I wasn’t really offered the job: Ray Hadley celebrates 20 years on mornings

“Singo just blurted it out at the media conference.”


Top rating broadcaster Ray Hadley celebrates 20 years on 2GB mornings today.

radioinfo asked him about his thoughts and emotions when he was offered mornings. Well, it wasn’t really an offer, Hadley explains:

“I was stunned because I wasn’t really offered the job. Singo [John Singleton] just blurted out at the media conference for the launch of Alan Jones at 2GB breakfast that I had agreed to do mornings. That was not the case.

“I’d been doing breakfast for a couple of months and was signed as a league commentator. On the way back to the studio after the media conference Singo told me I had to have a crack and we’d work out the details later.

“He did tell me I’d have to find another person to lead the Continuous Call Team but I refused and said I’d work 7 days a week during the footy season, which I did for the next 10 years. I had already got Peter Frilingos, Bob Fulton and Steve Roach agreeing to join me at 2GB and told Singo I wouldn’t leave them posted.”

During his time, Hadley has achieved 138 consecutive Survey wins – the longest-running winning streak of all-time – unbeaten in 17.5 years and has become the most awarded radio host in Australian Commercial Radio Award (ACRA) history picking up 33 awards. He was inducted into the Hall of Fame in 2017.

Hadley enjoyed 19 successful years broadcasting at 2UE, before joining 2GB in late 2001, and on 4th March 2002, The Ray Hadley Morning Show first went to air. It now also airs on 4BC in Brisbane and across 30 network stations Australia-wide.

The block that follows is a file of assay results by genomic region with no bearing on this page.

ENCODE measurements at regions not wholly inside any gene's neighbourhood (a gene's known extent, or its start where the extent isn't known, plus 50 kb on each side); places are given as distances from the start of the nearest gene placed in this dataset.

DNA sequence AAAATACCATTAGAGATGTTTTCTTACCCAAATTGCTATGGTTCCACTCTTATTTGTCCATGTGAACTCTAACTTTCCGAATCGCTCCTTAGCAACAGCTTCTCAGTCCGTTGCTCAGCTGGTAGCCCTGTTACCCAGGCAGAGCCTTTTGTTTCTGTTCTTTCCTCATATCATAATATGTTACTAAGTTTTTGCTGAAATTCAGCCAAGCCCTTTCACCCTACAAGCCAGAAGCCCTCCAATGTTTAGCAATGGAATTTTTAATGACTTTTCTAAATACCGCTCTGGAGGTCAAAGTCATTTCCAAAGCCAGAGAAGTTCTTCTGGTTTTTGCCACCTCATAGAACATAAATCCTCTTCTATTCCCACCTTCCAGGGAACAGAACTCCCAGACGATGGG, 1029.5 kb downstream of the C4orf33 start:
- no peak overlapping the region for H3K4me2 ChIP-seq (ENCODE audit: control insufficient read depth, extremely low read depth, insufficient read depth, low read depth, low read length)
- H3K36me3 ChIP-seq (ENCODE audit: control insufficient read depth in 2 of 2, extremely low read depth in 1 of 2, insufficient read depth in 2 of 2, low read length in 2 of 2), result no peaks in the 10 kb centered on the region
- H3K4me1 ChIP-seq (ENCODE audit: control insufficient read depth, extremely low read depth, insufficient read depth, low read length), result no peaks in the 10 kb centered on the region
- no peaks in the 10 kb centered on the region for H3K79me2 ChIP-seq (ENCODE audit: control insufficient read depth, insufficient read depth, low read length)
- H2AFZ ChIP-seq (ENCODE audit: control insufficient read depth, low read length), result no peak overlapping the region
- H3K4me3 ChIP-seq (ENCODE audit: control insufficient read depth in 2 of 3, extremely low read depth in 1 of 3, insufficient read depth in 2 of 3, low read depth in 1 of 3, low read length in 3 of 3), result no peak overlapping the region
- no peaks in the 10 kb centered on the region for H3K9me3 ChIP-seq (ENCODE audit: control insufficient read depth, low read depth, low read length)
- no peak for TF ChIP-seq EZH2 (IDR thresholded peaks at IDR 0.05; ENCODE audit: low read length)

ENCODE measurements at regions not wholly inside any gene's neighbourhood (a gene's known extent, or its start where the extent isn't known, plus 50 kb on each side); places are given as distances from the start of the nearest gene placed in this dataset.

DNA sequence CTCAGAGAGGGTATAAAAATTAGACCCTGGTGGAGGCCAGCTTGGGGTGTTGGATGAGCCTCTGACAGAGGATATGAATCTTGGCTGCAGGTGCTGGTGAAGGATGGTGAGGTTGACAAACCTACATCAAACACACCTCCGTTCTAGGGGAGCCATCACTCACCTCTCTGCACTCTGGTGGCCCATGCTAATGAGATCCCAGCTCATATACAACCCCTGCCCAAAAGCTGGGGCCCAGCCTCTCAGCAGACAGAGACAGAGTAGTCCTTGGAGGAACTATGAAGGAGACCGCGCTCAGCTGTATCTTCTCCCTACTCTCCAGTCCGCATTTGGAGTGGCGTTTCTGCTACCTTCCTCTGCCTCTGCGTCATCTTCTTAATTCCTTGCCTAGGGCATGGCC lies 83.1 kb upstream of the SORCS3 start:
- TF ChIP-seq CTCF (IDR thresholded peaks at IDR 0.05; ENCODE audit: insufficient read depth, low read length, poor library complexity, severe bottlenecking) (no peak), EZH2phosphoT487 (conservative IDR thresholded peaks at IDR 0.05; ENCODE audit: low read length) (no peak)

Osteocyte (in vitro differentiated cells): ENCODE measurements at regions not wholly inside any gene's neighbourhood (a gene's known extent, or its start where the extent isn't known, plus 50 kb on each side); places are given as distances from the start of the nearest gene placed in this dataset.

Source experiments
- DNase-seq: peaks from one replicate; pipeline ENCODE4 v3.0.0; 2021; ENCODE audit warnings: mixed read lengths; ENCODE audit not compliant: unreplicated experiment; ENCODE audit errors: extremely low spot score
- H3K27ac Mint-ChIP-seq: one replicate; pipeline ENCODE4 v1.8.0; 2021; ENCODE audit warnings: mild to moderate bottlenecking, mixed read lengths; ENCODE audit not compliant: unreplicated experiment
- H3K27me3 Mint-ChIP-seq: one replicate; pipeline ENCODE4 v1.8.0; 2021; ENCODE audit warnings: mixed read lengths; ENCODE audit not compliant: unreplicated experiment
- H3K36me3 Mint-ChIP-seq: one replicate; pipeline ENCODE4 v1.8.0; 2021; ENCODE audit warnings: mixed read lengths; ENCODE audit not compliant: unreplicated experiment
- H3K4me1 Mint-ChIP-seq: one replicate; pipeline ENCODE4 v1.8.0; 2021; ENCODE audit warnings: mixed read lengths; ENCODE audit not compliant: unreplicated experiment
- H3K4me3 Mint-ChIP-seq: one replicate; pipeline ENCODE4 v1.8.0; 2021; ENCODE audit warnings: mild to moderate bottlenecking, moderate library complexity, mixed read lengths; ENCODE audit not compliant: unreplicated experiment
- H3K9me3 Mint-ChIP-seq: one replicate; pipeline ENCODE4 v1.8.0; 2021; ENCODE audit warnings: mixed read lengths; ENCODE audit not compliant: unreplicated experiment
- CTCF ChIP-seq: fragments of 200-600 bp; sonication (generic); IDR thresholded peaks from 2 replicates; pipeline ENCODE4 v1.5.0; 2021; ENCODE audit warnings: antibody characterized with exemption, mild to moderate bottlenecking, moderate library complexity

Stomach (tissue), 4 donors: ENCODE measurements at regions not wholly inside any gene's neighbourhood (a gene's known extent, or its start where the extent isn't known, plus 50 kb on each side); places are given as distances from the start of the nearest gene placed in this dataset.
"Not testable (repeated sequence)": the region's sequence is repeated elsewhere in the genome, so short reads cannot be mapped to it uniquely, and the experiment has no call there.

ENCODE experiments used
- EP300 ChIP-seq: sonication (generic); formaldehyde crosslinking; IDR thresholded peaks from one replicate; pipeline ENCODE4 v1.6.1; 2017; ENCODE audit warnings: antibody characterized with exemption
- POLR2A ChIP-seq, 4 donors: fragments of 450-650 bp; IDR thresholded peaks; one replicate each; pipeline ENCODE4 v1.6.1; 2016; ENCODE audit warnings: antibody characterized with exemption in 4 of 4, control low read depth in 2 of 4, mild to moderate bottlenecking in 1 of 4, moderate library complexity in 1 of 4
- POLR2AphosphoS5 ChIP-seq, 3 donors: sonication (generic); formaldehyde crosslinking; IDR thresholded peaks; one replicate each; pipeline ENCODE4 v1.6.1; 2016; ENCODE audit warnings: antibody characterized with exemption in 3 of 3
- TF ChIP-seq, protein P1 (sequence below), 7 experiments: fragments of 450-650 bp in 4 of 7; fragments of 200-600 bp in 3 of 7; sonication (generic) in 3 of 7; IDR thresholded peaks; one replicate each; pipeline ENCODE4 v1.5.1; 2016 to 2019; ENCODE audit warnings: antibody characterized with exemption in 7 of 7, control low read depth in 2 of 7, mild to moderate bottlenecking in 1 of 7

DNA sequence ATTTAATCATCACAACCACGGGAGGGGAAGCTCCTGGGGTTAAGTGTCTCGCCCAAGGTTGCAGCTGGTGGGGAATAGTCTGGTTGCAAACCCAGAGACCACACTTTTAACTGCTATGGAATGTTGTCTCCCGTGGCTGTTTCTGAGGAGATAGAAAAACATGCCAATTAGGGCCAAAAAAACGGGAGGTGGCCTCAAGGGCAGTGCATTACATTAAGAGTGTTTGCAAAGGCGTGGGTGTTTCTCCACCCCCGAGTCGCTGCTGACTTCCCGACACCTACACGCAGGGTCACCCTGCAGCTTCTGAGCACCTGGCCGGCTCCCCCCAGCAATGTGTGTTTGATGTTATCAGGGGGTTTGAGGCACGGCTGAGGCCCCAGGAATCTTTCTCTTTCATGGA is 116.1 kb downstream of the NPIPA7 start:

No stranger to controversy, Hadley says he has learnt a lot over the past 20 years and what he would do differently if he knew then what he does now:

“There are dozens of things I’d now do differently to my methods 20 years ago. If you don’t get smarter as you get older you have a significant problem,” he told radioinfo.

Hadley was the founding member of The Continuous Call Team (CCT) which re-shaped sports radio shows and remains unbeaten since 1992. Ray still calls rugby league for 2GB and his tally includes 30 Grand Finals, 86 State of Origins and thousands of NRL games.

“It’s quite humbling to get to this stage of my career. However, I won’t dwell on it, given many of my listeners are facing their own challenges with this devastating flood emergency. I’ll find time to commemorate this special occasion more appropriately in the foreseeable future,” he said.

In marking today’s milestone, Nine Radio Managing Director Tom Malone says:

“Ray is the most successfully versatile radio broadcaster in Australian history.

“No other person has been number one across multiple formats, whether it be sports commentating, sports lifestyle, country music, or in his current role as the host of 2GB’s The Ray Hadley Morning Show.

“He has succeeded at every turn, largely through determination and sheer hard work.”

Known for his passionate commentary and ability to drive debate across the country on both national and local issues, Hadley has become one of the most influential voices in media.

Hadley has experienced a number of personal highlights over the past 20 years, including his marriage to wife Sophie and the birth of his four grandchildren Ava, Noah, Lola and Ella Rae (named after him), who was born while Hadley was on air, resulting in an emotional moment shared with listeners nationwide. Hadley’s fifth grandchild is due in the coming months.

His on air highlights include: leadership of the 2009 Home Insulation ‘Pink Batts’ Program influenced downfall of Prime Minister Kevin Rudd; his marathon stint on air during the Lindt Cafe Siege in December 2014 – where he worked directly with NSW Police while hostages called the program – kept Sydneysiders informed and supported during one of the city’s darkest hours; his tireless advocacy for victims of child sexual abuse has helped tear down taboos and give voice to the marginalised; and his vocal campaign against the NSW Government greyhound racing ban was critical to overturning the law and saving the industry.

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